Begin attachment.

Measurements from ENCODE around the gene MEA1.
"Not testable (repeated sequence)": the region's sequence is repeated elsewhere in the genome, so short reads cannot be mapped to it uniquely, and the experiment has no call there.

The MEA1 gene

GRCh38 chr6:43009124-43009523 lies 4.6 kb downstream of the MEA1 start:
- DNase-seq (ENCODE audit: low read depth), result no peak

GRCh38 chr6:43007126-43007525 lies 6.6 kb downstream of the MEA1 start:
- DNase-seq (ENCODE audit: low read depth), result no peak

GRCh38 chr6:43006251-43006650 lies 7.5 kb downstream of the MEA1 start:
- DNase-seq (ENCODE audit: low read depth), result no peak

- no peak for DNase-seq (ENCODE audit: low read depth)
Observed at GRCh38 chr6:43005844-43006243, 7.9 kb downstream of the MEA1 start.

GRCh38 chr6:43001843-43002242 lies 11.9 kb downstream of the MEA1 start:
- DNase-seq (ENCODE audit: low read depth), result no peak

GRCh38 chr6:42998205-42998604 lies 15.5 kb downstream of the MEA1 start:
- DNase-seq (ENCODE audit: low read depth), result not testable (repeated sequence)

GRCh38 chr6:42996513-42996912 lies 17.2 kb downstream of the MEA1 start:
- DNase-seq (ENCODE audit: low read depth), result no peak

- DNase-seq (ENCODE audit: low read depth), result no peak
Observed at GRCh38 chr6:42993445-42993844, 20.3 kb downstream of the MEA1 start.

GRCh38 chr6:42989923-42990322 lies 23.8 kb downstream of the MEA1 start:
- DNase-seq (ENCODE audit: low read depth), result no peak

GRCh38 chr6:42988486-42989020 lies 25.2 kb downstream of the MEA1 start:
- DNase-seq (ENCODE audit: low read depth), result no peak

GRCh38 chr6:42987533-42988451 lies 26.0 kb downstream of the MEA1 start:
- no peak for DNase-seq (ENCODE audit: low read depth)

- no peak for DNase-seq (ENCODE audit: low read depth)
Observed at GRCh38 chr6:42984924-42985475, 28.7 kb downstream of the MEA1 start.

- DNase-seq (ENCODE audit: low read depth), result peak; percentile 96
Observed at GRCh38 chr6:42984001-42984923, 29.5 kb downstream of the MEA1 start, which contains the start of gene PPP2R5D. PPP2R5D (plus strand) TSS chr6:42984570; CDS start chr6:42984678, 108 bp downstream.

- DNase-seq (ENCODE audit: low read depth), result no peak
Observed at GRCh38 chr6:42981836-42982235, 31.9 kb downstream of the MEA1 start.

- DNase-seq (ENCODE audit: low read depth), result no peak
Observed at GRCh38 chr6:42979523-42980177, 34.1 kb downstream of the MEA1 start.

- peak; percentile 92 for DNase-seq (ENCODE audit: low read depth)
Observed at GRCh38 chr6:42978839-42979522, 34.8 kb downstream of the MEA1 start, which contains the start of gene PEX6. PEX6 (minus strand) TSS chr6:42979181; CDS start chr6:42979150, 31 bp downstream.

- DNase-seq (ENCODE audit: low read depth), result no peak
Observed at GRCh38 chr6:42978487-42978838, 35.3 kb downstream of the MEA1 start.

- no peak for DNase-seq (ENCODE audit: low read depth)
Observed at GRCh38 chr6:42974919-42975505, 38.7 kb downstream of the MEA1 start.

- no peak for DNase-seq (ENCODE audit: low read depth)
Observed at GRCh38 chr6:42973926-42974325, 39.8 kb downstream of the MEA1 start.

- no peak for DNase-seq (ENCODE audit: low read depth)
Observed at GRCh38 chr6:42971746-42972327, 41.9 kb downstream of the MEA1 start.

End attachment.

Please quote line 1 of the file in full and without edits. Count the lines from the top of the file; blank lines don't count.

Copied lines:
Measurements from ENCODE around the gene MEA1.